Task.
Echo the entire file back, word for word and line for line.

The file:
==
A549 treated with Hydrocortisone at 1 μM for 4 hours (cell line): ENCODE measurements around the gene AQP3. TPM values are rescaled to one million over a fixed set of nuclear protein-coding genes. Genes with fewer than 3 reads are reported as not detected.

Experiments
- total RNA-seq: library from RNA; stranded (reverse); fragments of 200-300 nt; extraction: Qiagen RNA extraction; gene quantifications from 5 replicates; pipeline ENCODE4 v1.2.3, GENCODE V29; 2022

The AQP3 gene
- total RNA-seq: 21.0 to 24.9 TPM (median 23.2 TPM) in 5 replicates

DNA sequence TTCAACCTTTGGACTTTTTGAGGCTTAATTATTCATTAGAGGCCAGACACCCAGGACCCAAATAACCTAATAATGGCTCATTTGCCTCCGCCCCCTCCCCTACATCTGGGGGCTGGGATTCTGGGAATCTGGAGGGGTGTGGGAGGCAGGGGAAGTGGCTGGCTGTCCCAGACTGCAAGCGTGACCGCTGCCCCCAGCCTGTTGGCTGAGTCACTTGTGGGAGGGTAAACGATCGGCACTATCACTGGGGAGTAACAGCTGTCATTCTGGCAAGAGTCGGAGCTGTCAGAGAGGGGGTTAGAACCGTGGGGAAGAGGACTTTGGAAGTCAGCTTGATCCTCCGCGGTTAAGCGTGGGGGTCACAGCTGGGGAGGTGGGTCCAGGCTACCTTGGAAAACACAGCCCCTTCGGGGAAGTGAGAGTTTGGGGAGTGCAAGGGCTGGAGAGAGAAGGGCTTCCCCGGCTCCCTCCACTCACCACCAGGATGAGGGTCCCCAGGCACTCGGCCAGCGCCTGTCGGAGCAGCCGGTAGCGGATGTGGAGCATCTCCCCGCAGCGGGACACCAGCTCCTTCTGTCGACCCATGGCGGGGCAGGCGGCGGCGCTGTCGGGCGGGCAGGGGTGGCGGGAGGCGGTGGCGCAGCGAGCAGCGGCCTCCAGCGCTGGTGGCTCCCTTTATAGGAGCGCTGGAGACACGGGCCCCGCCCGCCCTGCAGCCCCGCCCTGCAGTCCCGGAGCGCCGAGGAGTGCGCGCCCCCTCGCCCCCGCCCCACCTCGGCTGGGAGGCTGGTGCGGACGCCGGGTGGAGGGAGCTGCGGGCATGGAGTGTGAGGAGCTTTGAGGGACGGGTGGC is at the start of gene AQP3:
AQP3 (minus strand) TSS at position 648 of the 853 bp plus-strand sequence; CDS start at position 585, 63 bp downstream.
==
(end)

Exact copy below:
A549 treated with Hydrocortisone at 1 μM for 4 hours (cell line): ENCODE measurements around the gene AQP3. TPM values are rescaled to one million over a fixed set of nuclear protein-coding genes. Genes with fewer than 3 reads are reported as not detected.

Experiments
- total RNA-seq: library from RNA; stranded (reverse); fragments of 200-300 nt; extraction: Qiagen RNA extraction; gene quantifications from 5 replicates; pipeline ENCODE4 v1.2.3, GENCODE V29; 2022

The AQP3 gene
- total RNA-seq: 21.0 to 24.9 TPM (median 23.2 TPM) in 5 replicates

DNA sequence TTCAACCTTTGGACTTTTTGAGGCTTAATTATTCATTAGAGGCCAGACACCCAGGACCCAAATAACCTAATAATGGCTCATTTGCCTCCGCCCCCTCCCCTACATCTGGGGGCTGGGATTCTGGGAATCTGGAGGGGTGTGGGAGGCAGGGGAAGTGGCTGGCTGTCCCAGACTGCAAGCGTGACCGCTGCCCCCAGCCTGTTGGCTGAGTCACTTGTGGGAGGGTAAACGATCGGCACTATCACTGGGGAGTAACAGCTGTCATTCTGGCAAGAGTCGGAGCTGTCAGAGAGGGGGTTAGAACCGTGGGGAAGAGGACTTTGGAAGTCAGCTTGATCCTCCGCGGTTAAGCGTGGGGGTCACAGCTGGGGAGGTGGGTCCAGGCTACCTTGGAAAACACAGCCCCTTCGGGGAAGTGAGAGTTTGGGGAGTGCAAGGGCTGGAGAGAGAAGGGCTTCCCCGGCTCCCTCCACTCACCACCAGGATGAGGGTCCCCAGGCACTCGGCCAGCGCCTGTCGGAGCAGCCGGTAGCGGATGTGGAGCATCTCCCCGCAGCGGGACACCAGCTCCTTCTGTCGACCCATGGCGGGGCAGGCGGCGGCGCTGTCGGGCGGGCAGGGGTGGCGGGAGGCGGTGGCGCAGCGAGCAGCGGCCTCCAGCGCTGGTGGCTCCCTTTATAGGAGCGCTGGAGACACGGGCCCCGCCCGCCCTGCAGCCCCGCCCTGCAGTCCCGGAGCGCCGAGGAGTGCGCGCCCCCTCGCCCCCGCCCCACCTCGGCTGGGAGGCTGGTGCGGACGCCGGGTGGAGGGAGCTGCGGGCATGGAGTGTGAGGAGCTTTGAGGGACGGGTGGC is at the start of gene AQP3:
AQP3 (minus strand) TSS at position 648 of the 853 bp plus-strand sequence; CDS start at position 585, 63 bp downstream.